Root-knot nematodes are many crops’ worst enemy, including watermelon. Abolfazl Hajihassani, vegetable nematologist with the University of Georgia, recently completed a study analyzing how the population density of nematodes impacts watermelon damage. He presented the results of this trial at the Southeast Regional Fruit and Vegetable Conference in Savannah, Georgia, in January.
Hajihassani began the trial by inoculating pots of watermelon with 2,000, 4,000, 8,000 or 16,000 root-knot nematodes per plant. He let the plants grow for five weeks and then looked at factors like the size of the root galls produced by the nematodes, the weight of the roots and plant height.
He found the higher the density of nematodes in the soil, the larger the galls were on the roots. “If you have a high number of nematodes, your crop will be damaged severely, having a negative effect on the plant growth and, consequently, it effects crop yield,” he explains. “You will get more damage as the density increases. It’s a direct relationship.”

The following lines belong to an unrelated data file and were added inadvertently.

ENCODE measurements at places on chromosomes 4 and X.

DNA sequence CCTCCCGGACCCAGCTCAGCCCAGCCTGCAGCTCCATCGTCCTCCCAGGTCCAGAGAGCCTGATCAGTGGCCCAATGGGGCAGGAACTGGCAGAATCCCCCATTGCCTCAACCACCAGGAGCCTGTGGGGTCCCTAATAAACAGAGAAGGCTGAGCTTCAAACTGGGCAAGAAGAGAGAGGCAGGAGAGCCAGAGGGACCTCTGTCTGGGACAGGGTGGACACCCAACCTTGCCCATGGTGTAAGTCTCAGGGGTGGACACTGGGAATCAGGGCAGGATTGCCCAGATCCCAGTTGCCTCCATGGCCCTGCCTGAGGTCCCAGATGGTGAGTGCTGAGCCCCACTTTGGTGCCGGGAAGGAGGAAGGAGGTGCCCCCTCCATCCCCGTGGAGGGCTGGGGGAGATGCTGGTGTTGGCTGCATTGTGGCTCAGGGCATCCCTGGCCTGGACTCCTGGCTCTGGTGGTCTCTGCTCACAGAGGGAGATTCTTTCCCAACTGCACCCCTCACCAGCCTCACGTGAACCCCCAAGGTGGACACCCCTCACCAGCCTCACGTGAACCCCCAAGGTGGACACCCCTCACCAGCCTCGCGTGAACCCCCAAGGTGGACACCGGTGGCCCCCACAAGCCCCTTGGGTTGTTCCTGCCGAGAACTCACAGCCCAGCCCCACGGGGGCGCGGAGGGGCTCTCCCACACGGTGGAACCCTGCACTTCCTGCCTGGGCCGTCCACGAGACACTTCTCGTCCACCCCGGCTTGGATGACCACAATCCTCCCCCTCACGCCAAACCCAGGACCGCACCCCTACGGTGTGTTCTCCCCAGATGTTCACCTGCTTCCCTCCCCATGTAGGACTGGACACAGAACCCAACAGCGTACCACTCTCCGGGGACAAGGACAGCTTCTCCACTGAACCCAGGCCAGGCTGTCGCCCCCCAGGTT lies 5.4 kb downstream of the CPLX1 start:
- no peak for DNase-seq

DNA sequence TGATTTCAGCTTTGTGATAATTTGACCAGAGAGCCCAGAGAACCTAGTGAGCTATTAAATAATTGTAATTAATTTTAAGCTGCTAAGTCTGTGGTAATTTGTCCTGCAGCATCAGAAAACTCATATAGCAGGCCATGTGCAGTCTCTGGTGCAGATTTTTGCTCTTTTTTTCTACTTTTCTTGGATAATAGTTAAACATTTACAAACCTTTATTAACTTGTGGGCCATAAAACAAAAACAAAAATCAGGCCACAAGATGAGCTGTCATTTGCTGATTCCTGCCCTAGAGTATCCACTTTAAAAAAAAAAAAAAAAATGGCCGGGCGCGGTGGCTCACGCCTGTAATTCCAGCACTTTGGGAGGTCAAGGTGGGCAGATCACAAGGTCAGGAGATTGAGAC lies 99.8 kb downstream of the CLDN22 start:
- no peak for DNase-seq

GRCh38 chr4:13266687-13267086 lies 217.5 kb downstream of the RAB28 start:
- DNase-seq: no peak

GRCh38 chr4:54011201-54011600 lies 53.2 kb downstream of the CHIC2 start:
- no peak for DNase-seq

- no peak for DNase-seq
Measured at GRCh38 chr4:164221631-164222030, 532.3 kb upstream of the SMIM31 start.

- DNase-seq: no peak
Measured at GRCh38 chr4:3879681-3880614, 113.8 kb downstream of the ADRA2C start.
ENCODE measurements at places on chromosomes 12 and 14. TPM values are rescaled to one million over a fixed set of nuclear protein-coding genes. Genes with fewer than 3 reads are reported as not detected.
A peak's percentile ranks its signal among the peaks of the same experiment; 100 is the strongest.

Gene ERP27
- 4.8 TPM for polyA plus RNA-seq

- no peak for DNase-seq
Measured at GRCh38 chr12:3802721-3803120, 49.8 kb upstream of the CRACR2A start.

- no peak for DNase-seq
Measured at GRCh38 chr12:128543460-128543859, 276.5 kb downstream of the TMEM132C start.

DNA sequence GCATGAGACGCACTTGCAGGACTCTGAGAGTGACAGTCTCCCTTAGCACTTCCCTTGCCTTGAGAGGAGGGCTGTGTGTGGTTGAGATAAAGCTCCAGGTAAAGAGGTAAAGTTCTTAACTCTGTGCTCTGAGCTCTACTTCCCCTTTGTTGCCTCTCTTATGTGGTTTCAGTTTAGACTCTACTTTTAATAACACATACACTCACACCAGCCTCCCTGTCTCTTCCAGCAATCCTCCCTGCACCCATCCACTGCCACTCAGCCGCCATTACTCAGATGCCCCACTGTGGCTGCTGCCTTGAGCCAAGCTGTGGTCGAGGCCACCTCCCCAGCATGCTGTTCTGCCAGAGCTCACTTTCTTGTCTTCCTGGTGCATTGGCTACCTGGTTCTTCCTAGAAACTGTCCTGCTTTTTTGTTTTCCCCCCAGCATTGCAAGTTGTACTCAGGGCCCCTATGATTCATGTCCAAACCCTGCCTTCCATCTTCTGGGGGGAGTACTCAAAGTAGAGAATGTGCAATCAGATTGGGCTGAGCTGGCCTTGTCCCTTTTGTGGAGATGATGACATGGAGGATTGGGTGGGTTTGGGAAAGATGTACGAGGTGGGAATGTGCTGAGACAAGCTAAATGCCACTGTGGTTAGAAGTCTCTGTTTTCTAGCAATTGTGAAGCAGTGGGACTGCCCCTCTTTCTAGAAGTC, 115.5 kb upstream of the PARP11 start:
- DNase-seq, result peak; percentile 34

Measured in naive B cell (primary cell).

It’s important for growers to be aware of nematode densities in their fields because density will dictate if management tactics are needed. Hajihassani recommends sending a soil sample to a nematode diagnostic lab, which can determine roughly how many nematodes the grower has.
Growers should “test their soils before planting a crop and obtain information about which nematode species are present in their fields as well as their numbers,” Hajihassani explains. “Post-plant management of root-knot nematode is very difficult and sometimes impossible.”
For vegetable crops, if only a few root-knot nematodes are detected in the soil, management techniques will most likely be recommended. “Diagnostic labs may give recommendations of management, if necessary, or the growers can consult with their local Extension agents or nematology specialists for advice on how to manage the nematodes,” Hajihassani says.
According to Hajihassani, there are some nematicides that seem to work well for root-knot nematodes, including Nimitz and Velum Prime. Growers can also choose to use fumigant products like Telone. If the density of root-knot nematodes is high in soil, Hajihassani recommends using both a fumigant and non-fumigant nematicide for best results.
Hajihassani concluded his comments by discussing a project in which he tested the susceptibility of grafted watermelon to root-knot nematodes. Many watermelon growers have chosen to use grafted varieties because they have shown resistance to a couple races of fusarium wilt. He found that all the grafted watermelon showed susceptibility to different nematode species.
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